South Tipperary Arts Centre will host an online exhibition and accompanying one day symposium from Na Cailleacha on Saturday May 29
South Tipperary Arts Centre will host an exciting exhibition and accompanying one day symposium from Na Cailleacha during Bealtine, which opens on May 7.
This will be the first-ever showing of work from the collective.
The symposium, The Age of Reason/Unreason will be live streamed from South Tipperary Arts Centre on Saturday, May 29 and will include guest speaker Rose Ann Kenny, Professor of Medical Gerontology at Trinity College.
Na Cailleacha (The Witches) are a collective of eight older women, all based in Ireland but coming from Holland, England and Switzerland, as well as Ireland.
They include six artists, one musician and an art writer/curator, all dedicated to exploring ways of working together, taking stock of collective experience over many years, attitudes to ageing and to the wider community, their bodies and how they relate to culture and heritage, and their experience of Covid-related isolation.
They spent a month together at the Ballinglen Arts Foundation last September, where they formed a pod and could interact freely amongst themselves.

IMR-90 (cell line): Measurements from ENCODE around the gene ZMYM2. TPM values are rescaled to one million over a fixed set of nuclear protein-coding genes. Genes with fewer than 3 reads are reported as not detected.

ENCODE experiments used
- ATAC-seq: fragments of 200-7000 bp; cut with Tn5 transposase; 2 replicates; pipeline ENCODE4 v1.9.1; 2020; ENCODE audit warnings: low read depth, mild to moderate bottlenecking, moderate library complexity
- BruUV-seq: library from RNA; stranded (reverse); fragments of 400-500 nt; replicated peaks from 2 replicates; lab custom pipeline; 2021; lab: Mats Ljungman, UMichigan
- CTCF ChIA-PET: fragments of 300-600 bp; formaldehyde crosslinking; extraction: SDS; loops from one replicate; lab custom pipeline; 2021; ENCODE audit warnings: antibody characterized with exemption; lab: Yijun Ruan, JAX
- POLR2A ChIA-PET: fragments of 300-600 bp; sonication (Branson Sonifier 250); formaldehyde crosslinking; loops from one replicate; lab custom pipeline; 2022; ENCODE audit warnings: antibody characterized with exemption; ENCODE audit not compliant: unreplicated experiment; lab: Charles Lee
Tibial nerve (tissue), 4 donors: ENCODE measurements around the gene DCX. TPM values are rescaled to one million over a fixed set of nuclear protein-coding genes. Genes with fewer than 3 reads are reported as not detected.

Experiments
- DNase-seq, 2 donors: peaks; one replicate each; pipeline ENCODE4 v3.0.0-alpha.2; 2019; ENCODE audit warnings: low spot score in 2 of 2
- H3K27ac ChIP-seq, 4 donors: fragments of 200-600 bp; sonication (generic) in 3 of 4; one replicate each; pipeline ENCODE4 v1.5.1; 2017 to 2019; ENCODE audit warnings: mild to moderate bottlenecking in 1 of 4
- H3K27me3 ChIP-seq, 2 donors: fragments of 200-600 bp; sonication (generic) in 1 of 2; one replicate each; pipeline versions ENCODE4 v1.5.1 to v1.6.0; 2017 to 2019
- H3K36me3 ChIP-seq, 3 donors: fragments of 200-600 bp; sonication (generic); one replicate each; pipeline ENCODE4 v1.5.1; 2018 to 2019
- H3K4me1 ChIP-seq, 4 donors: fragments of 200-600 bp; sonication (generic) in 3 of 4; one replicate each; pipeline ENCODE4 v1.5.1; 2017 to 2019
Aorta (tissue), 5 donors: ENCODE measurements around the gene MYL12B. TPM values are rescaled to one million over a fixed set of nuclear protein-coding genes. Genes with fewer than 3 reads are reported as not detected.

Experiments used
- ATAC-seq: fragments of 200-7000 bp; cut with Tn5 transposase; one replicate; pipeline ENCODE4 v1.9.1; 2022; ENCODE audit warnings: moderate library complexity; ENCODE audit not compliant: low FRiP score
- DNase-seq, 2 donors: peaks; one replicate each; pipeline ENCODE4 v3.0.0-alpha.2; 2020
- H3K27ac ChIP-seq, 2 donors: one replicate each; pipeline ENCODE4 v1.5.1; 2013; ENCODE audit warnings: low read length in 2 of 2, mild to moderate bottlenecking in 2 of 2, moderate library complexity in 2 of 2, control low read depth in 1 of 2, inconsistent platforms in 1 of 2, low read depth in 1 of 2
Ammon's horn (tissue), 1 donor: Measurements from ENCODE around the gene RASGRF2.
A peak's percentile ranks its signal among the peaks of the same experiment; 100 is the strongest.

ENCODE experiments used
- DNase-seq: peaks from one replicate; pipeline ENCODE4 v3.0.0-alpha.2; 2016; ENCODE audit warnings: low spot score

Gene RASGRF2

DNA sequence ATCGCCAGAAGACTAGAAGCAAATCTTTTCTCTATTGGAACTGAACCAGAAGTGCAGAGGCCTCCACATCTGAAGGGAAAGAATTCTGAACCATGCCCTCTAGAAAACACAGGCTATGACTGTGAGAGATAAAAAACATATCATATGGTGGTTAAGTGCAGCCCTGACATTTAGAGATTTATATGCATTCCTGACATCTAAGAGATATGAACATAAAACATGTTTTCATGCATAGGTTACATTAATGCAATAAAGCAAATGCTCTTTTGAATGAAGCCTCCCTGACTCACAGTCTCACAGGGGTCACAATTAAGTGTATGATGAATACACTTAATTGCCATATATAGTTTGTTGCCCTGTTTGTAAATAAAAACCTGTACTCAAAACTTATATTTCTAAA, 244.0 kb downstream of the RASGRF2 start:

Na Cailleacha is the Irish word meaning witches or hags. The collective set out to explore their experience of being creative women in a collective way.
In that way, they are doing what women have always done – working, sharing and supporting, arguing and debating with each other, owning their space, and their visibility.
They are made up of Therry Rudin, an artist and film maker based in County Tipperary; Helen Comerford, a painter and educator based in County Kilkenny; Barbara Freeman, a painter and new media artist based in Belfast; Gerda Teljeur, an artist based in County Wicklow; Patricia Hurl, a painter and performance artist based in County Tipperary; Maria Levinge, a painter based in County Wexford; Carole Nelson a composer, pianist and saxophonist based in County Carlow; and curator, art writer and art historian, Catherine Marshall, who is based between Dublin and Kilkenny.
Na Cailleacha members will also present a series of workshops around their practices.
They hope to interrogate Gloria Steinem’s idea that women become more radical with age. They wish to open their experiences to a wider cohort, to people who are interested in creativity, to its impact on health and to those who wonder where the feminist activists of the 1970s, 80s and 90s stand now, as well as looking at the place of witches and wise women in contemporary society and to the way collectives help to forge friendships and to make art.
The show will be available to view as a virtual exhibition until Saturday, June 12, although South Tipperary Arts Centre hopes to be in a position to open its doors again during May.
South Tipperary Arts Centre is kindly supported by the Arts Council of Ireland and Tipperary County Council.
Dates are subject to change due to Covid restrictions. Please see wwwsouthtippartscentre.ie or follow in social media channels for updates.